Strauss' Ein Heldenleben
|Strauss didn't think of the beginning of the piece as being autobiographical but rather a depiction of selfless heroism||00h:01m:41s|
|Since celli and horns play in unison, this should be in a singing character||00h:03m:25s|
|Not very many accents on the page||00h:03m:55s|
|Dynamics are not overmarked; ff is saved for moments which build on earlier statements||00h:04m:25s|
|Importance of the long notes||00h:05m:12s|
|Sing through the bow changes||00h:07m:00s|
|Trills should be played a little shorter than a full quarter||00h:08m:04s|
|Change character before Reh 3||00h:08m:48s|
|Hold tempo slightly one ms. before Reh 5||00h:09m:49s|
|Mark plays the entire excerpt||00h:11m:36s|
Mark Kosower, Principal Cello of the Cleveland Orchestra, plays and discusses the opening of Strauss' Ein Heldenleben.
Recorded Date: 04-11-2014
Mark Kosower, a consummate artist equally at home internationally as a recital and concerto soloist and as Principal Cello of the Cleveland Orchestra, launches his 2015/16 concert season with performances of the Haydn C Major Concerto with Nicholas McGegan conducting the Cleveland Orchestra at the Blossom Music Festival. Other season solo engagements include Victor Herbert's Concerto #2 with the Dayton Philharmonic, Strauss's Don Quixote with the Indianapolis Symphony conducted by Andrey Boreyko, the Brahms Double Concerto with violinist William Preucil and Franz Welser-Most conducting the Cleveland Orchestra at the Adrienne Arsht Center for the Performing Arts in Miami, the Dvorak Concerto with John Nelson conducting San Jose's Symphony Silicon Valley and Haydn's C Major Concerto with the Columbus Symphony conducted by Robert Moody.
Earlier in 2015, Mark Kosower, at the invitation of Toledo Symphony music director Stefan Sanderling, performed the enigmatic and jazz influenced cello concerto of Friedrich Gulda in Toledo to great acclaim, and joined the Hawaii Symphony and Carlos Miguel Prieto to perform the Lalo Concerto prior to recording both Victor Herbert Concertos with JoAnn Falletta and Belfast's Ulster Orchestra for Naxos. He is a frequent guest at international chamber music festivals including the Santa Fe, the Eastern Music, the North Shore Chamber Music, the Pacific Music (of Japan), and Colorado's Strings Music festivals among others.
In past seasons he has appeared internationally as soloist with the Rotterdam Philharmonic, the Orchestre de Paris, the Hong Kong Philharmonic, the China National Symphony Orchestra in Beijing, the National Symphony Orchestra of Taiwan, the Brazilian Symphony Orchestra, the Orquestra Filarmonica de Minas Gerais in Brazil, and the Orquestra Sinfonica de Venezuela, as well as solo performances at the Chatelet in Paris, the Alte Oper in Frankfurt, the Hong Kong Cultural Centre, and the Teatro Municipal in Rio de Janeiro. In the USA previous concerto appearances with the Cleveland Orchestra were with Bramwell Tovey conducting the Samuel Barber Concerto, Herbert Blomstedt conducting the Dvorak Concerto, and Ton Koopman and Boccherini's Concerto in D Major G.479. Other orchestral appearances have included the symphony orchestras of Detroit, Florida, Grand Rapids, Houston, Indianapolis, Milwaukee, Minnesota, North Carolina, Oregon, Phoenix, Seattle, Syracuse, Virginia, the Ravinia Festival and the St. Paul Chamber Orchestra and recitals at the Kennedy Center, Aspen Music Festival, Philadelphia Chamber Music Society, the National Gallery of Art and on the Great Performer's Series at Lincoln Center.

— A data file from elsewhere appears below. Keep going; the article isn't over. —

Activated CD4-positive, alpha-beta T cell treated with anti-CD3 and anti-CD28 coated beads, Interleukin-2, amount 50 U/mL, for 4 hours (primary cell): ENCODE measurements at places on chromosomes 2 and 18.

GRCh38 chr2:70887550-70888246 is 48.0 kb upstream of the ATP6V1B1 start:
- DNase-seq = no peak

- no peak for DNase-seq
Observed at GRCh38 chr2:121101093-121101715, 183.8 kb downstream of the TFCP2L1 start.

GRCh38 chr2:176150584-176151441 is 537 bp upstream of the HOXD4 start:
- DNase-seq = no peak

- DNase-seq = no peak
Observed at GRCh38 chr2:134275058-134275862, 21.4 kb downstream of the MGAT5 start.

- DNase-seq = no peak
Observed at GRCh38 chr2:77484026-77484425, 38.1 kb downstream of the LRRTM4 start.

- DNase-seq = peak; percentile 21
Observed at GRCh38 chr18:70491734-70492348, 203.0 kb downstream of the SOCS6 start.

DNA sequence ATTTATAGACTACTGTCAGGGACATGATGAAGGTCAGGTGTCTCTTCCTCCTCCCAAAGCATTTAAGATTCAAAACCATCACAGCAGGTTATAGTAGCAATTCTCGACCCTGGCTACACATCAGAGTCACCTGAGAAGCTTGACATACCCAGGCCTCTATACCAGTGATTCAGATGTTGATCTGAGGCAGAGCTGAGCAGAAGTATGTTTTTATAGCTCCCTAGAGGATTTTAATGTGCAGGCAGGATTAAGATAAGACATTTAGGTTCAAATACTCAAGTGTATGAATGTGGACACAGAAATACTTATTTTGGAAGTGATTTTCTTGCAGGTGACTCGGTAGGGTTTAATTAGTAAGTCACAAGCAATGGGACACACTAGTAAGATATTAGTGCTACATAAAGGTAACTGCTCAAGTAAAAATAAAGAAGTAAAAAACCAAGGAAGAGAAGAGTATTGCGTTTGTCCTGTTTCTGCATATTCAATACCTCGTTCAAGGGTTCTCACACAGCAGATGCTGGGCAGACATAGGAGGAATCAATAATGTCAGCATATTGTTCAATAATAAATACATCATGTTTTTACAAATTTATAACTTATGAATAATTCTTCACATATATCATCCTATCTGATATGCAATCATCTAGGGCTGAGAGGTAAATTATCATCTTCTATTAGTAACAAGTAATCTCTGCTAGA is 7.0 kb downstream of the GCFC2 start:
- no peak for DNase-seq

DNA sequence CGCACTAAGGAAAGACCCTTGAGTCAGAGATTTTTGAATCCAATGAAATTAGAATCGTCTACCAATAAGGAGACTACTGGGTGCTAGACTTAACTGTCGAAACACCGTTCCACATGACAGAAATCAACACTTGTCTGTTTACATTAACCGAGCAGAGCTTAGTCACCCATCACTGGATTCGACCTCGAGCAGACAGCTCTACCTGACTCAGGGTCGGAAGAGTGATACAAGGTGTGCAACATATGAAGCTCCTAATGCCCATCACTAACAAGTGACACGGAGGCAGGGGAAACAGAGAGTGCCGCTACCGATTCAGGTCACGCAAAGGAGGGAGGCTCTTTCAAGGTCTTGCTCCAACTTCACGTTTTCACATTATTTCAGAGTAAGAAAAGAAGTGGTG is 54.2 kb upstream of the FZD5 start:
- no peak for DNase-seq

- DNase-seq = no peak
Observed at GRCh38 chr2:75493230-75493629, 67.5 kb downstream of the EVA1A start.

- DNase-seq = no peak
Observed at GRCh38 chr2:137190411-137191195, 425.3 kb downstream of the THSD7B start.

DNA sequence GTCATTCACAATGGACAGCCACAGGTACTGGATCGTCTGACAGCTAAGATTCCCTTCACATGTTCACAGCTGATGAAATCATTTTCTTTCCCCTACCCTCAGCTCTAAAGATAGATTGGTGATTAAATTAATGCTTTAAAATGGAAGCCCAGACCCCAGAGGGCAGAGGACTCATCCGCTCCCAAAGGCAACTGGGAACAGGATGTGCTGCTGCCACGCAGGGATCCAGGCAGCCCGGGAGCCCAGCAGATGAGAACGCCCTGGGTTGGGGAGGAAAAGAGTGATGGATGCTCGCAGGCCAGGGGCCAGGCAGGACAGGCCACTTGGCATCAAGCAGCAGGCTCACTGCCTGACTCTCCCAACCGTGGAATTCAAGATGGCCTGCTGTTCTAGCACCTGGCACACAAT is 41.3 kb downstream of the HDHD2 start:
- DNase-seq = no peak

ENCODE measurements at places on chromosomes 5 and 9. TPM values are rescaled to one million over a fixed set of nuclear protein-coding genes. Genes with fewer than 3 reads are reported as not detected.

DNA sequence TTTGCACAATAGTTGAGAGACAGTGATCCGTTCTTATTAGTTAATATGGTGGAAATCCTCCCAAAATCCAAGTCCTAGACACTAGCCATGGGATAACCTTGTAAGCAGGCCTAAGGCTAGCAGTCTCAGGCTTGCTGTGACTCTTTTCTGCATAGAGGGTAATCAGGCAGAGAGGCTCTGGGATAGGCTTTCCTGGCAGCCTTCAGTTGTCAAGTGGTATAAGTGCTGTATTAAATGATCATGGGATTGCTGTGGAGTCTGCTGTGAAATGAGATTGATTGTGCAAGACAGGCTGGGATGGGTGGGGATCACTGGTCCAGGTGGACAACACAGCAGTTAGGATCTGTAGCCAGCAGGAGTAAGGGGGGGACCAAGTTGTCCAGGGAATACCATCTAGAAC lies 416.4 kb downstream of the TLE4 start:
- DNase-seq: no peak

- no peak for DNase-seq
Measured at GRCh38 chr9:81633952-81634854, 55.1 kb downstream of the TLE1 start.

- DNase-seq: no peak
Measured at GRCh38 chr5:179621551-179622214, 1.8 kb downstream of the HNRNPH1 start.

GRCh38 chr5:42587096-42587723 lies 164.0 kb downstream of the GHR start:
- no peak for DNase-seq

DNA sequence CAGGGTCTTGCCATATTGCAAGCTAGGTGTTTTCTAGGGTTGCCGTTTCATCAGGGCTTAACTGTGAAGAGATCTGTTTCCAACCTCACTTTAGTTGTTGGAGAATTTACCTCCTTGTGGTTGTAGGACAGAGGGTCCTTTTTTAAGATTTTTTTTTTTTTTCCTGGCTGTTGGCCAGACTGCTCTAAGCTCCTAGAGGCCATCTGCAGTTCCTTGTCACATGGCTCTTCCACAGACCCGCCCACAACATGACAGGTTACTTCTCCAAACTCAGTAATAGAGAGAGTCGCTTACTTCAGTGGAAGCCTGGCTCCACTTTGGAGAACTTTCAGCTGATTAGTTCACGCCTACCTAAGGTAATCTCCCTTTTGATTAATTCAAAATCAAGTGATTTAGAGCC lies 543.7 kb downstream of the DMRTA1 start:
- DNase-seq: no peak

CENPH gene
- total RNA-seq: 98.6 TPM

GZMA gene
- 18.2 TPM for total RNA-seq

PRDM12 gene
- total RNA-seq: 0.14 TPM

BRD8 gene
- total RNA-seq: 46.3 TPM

An active advocate of 20th and 21st century music. Mark Kosower has brought lesser-known contemporary masterworks to international attention in recent years. His 2011 Naxos release of the two cello concertos of Alberto Ginastera, with Lothar Zagrosek conducting the Bamberg Symphony Orchestra, has won widespread critical acclaim and, with his 2008 disc of the complete Ginastera works for cello and piano, he became the first cellist to record the complete catalogue of works for solo cello by the composer. Also in 2011 Naxos released Kosower's world premiere performance recording of Miklos Rozsa's Rhapsodie for Cello and Orchestra with the Budapest Concert Orchestra MAV. He also recorded the Walton Concerto with James DePriest and the Oregon Symphony.
He is a former member of Chamber Music Two, a two-year residency at the Chamber Music Society of Lincoln Center. He received an Avery Fisher Career Grant, a SONY Grant, and has been a top prize winner in both the Rostropovich and Pablo Casals International Cello competitions including a special prize in both competitions for the best interpretation of the newly commissioned works by Marco Stroppa and Cristobal Halffter He was the Grand Prize winner of both the Irving Klein International String Competition and the WAMSO Competition of the Minnesota Orchestra.
Mark Kosower is Teacher of Cello at the Cleveland Institute of Music and is on the faculty at the Kent/Blossom Music Festival. His previous posts include Solo Cellist of the Bamberg Symphony Orchestra in Germany from 2006 - 2010, and Professor of Cello and Chamber Music at the San Francisco Conservatory of Music from 2005 - 2007. He began his cello studies with his father at the age of 1 1/2, and later studied with Janos Starker at Indiana University and Joel Krosnick at The Juilliard School.